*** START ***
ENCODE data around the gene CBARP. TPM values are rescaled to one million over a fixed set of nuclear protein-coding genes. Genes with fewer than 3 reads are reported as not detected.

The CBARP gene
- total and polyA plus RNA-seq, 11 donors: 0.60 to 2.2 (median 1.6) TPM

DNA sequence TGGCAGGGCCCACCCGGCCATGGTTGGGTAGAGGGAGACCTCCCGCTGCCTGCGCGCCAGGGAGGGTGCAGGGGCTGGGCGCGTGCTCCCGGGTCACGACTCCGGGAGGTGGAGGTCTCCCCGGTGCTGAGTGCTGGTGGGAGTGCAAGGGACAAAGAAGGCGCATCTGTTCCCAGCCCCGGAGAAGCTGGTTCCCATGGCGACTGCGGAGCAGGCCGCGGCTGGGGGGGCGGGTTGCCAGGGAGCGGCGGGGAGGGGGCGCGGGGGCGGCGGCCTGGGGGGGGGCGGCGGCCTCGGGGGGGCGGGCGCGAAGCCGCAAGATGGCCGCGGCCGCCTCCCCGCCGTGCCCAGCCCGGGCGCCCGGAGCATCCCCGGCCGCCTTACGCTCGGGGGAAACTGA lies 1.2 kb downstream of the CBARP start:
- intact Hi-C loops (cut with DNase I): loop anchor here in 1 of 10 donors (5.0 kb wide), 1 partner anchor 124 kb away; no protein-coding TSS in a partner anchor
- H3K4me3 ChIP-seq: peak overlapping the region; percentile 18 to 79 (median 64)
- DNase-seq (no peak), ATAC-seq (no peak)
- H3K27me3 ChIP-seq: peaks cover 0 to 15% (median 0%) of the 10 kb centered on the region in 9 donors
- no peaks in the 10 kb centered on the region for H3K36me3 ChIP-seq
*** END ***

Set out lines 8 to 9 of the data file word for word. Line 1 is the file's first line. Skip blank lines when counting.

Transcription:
- H3K27me3 ChIP-seq: peaks cover 0 to 15% (median 0%) of the 10 kb centered on the region in 9 donors
- no peaks in the 10 kb centered on the region for H3K36me3 ChIP-seq